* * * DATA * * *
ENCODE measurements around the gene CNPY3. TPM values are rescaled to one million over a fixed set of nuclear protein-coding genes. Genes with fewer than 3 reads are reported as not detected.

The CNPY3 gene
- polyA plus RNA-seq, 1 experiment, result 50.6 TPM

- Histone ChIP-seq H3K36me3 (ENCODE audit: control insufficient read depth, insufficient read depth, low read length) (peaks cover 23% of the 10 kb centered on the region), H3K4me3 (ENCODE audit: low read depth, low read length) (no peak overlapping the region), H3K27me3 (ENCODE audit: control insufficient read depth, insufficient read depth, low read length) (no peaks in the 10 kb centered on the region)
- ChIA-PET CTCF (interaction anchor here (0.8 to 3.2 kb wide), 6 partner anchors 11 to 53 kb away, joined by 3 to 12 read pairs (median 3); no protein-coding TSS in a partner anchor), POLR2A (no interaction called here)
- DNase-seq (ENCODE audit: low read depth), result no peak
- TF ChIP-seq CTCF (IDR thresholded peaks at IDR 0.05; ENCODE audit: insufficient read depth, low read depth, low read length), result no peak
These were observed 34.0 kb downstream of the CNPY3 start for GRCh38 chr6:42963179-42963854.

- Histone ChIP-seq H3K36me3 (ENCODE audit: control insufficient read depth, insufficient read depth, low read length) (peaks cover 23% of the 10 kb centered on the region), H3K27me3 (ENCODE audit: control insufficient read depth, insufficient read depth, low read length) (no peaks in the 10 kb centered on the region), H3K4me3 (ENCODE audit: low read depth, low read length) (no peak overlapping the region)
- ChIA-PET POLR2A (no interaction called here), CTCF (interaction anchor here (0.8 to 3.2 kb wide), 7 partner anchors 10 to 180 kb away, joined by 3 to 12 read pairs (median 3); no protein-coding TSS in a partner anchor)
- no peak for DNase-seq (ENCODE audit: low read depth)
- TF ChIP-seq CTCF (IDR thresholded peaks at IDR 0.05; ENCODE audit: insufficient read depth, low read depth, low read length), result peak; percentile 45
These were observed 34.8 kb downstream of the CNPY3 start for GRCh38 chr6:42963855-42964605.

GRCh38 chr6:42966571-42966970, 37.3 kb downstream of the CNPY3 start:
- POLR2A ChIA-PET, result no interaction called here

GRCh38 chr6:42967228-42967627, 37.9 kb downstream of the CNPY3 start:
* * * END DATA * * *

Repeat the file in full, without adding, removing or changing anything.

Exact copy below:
ENCODE measurements around the gene CNPY3. TPM values are rescaled to one million over a fixed set of nuclear protein-coding genes. Genes with fewer than 3 reads are reported as not detected.

The CNPY3 gene
- polyA plus RNA-seq, 1 experiment, result 50.6 TPM

- Histone ChIP-seq H3K36me3 (ENCODE audit: control insufficient read depth, insufficient read depth, low read length) (peaks cover 23% of the 10 kb centered on the region), H3K4me3 (ENCODE audit: low read depth, low read length) (no peak overlapping the region), H3K27me3 (ENCODE audit: control insufficient read depth, insufficient read depth, low read length) (no peaks in the 10 kb centered on the region)
- ChIA-PET CTCF (interaction anchor here (0.8 to 3.2 kb wide), 6 partner anchors 11 to 53 kb away, joined by 3 to 12 read pairs (median 3); no protein-coding TSS in a partner anchor), POLR2A (no interaction called here)
- DNase-seq (ENCODE audit: low read depth), result no peak
- TF ChIP-seq CTCF (IDR thresholded peaks at IDR 0.05; ENCODE audit: insufficient read depth, low read depth, low read length), result no peak
These were observed 34.0 kb downstream of the CNPY3 start for GRCh38 chr6:42963179-42963854.

- Histone ChIP-seq H3K36me3 (ENCODE audit: control insufficient read depth, insufficient read depth, low read length) (peaks cover 23% of the 10 kb centered on the region), H3K27me3 (ENCODE audit: control insufficient read depth, insufficient read depth, low read length) (no peaks in the 10 kb centered on the region), H3K4me3 (ENCODE audit: low read depth, low read length) (no peak overlapping the region)
- ChIA-PET POLR2A (no interaction called here), CTCF (interaction anchor here (0.8 to 3.2 kb wide), 7 partner anchors 10 to 180 kb away, joined by 3 to 12 read pairs (median 3); no protein-coding TSS in a partner anchor)
- no peak for DNase-seq (ENCODE audit: low read depth)
- TF ChIP-seq CTCF (IDR thresholded peaks at IDR 0.05; ENCODE audit: insufficient read depth, low read depth, low read length), result peak; percentile 45
These were observed 34.8 kb downstream of the CNPY3 start for GRCh38 chr6:42963855-42964605.

GRCh38 chr6:42966571-42966970, 37.3 kb downstream of the CNPY3 start:
- POLR2A ChIA-PET, result no interaction called here

GRCh38 chr6:42967228-42967627, 37.9 kb downstream of the CNPY3 start: